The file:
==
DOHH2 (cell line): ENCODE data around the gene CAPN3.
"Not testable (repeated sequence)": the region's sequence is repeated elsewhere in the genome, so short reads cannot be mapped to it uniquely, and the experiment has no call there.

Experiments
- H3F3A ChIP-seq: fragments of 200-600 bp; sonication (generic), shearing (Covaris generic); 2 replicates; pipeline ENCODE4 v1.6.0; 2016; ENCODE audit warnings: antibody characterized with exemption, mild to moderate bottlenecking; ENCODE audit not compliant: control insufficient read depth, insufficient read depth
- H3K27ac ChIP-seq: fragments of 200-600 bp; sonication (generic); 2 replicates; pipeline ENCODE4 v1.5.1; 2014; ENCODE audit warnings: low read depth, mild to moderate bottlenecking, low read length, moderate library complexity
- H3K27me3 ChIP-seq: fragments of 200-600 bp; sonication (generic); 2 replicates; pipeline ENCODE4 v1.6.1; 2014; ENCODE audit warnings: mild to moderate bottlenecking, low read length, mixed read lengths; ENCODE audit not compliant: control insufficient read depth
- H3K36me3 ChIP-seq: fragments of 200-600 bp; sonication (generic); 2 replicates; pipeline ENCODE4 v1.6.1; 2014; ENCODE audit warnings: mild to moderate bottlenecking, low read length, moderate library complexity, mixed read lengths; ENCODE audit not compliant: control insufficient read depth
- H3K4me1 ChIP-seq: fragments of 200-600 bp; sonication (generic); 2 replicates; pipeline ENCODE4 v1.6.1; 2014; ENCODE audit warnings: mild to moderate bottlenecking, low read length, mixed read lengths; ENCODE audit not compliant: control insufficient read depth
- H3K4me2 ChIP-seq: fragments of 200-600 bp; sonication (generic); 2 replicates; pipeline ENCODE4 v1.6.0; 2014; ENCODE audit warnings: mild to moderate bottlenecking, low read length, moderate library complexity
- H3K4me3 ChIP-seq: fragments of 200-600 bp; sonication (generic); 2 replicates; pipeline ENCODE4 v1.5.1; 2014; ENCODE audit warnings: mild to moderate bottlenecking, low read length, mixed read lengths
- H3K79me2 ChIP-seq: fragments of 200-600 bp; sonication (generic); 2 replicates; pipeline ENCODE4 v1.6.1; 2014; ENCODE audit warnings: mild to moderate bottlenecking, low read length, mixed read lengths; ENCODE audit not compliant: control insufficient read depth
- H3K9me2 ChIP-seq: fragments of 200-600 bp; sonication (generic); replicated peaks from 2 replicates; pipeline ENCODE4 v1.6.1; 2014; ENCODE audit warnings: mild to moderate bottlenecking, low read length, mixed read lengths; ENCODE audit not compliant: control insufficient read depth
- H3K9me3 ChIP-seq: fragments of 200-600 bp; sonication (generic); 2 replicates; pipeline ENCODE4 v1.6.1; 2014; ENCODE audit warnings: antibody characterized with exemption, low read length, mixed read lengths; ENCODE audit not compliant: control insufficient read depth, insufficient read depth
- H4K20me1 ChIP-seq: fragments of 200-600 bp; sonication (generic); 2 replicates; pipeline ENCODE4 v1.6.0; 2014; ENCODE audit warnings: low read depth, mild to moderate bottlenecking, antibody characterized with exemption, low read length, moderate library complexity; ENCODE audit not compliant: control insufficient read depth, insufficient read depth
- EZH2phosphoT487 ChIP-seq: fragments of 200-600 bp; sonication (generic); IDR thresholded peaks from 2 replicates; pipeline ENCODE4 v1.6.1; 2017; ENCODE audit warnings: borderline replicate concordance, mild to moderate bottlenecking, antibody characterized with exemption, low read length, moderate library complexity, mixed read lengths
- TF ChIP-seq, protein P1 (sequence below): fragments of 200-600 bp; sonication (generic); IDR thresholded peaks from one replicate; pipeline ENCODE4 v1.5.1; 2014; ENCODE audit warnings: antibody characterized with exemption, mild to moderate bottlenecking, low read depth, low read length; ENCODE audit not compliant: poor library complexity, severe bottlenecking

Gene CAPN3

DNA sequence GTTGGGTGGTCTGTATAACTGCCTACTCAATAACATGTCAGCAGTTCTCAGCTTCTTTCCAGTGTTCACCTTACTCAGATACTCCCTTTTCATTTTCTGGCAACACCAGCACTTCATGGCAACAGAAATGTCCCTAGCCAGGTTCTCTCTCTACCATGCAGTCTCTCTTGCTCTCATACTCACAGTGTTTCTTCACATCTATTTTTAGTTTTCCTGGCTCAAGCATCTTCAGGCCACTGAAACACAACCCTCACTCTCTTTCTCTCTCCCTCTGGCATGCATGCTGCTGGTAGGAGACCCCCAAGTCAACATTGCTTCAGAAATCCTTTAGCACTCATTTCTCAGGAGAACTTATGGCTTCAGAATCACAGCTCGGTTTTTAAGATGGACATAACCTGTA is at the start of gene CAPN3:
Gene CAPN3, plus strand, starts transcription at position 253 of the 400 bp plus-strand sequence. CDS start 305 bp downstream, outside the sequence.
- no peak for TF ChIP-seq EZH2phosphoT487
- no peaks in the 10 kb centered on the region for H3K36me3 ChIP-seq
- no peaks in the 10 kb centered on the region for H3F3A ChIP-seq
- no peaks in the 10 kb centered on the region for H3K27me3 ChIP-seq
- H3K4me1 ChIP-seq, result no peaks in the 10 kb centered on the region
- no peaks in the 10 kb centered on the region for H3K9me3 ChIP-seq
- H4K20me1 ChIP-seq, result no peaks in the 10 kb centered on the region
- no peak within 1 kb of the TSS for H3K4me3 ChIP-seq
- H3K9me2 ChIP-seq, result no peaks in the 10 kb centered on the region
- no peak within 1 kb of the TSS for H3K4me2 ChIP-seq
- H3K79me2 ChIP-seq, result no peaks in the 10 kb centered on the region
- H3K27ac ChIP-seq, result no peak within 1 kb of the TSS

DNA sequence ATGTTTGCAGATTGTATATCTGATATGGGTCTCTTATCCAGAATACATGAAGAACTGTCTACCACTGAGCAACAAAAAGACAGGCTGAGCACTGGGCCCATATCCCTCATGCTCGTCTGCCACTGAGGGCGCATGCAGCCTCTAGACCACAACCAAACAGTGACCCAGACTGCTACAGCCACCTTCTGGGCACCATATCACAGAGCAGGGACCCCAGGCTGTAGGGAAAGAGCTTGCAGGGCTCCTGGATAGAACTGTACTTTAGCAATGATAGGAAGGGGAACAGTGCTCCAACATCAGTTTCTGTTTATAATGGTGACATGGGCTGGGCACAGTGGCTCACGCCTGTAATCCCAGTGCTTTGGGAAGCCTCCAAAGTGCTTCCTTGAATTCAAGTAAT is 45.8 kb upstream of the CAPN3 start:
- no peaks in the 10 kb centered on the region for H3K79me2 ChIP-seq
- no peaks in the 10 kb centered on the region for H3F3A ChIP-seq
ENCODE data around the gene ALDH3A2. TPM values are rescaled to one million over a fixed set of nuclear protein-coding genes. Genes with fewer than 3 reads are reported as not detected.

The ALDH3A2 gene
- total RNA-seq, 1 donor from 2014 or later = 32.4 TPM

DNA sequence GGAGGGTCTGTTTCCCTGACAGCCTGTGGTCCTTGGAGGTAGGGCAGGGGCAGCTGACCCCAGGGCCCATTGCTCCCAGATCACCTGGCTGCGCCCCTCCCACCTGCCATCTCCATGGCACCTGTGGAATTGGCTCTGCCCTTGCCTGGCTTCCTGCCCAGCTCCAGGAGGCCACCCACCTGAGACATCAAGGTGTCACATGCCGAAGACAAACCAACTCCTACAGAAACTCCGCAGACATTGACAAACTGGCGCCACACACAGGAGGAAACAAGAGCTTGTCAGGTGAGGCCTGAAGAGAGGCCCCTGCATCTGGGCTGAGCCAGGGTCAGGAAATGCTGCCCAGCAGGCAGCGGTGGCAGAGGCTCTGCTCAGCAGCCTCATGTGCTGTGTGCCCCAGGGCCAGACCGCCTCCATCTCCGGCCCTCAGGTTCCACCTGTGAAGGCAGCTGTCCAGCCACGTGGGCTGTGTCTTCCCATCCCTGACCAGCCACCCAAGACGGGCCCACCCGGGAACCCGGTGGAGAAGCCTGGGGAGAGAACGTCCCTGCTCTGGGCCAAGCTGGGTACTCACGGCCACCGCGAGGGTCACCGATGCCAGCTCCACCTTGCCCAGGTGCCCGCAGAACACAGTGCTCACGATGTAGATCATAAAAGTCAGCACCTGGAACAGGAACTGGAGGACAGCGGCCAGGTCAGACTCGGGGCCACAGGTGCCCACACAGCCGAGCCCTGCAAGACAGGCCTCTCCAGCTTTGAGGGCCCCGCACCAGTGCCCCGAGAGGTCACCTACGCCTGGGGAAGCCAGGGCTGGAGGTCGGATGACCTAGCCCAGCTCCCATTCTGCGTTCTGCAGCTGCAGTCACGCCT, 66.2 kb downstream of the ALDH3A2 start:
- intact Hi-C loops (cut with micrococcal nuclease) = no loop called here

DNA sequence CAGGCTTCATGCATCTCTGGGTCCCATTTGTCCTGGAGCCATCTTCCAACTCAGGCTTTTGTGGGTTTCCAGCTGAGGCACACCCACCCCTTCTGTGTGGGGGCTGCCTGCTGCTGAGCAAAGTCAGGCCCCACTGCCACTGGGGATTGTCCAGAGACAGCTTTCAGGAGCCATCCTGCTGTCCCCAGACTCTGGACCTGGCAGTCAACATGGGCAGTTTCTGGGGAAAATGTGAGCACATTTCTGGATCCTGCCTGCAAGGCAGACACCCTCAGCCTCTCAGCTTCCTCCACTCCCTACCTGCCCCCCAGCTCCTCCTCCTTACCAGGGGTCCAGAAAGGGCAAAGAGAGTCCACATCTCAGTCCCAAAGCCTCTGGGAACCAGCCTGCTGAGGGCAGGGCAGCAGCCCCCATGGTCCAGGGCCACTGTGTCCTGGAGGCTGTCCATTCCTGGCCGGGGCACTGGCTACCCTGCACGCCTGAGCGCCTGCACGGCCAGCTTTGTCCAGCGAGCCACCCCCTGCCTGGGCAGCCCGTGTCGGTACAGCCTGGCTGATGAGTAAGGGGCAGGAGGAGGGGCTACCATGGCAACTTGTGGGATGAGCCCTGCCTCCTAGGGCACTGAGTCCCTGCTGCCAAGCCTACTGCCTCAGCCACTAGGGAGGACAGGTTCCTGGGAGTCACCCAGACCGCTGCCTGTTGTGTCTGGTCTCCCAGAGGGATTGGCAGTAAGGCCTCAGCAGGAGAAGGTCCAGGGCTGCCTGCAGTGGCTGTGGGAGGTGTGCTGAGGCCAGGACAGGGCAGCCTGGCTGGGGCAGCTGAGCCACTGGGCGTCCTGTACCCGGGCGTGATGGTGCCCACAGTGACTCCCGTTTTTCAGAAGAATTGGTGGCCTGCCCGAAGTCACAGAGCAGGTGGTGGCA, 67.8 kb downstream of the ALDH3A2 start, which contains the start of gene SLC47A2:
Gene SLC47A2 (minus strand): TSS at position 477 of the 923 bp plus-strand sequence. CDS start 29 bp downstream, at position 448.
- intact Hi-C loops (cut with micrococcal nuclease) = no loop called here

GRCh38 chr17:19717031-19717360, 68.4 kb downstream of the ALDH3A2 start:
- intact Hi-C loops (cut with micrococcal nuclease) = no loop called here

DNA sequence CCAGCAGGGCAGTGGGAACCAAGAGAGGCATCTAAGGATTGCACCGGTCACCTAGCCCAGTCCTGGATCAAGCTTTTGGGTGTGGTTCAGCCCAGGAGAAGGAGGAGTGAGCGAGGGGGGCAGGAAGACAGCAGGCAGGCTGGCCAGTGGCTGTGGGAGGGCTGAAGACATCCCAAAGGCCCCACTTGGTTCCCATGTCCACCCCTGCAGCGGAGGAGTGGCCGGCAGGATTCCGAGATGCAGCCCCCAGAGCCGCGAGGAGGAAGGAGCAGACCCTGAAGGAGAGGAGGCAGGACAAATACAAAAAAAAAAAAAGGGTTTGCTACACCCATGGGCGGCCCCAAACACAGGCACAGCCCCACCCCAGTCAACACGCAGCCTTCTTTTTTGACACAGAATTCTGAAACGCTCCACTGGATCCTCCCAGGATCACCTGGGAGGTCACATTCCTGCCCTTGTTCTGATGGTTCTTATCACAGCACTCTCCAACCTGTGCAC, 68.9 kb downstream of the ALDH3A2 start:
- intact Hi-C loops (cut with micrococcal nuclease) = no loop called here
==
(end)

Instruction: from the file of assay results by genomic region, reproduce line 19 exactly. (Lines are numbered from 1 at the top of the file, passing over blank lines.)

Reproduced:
Gene CAPN3, plus strand, starts transcription at position 253 of the 400 bp plus-strand sequence. CDS start 305 bp downstream, outside the sequence.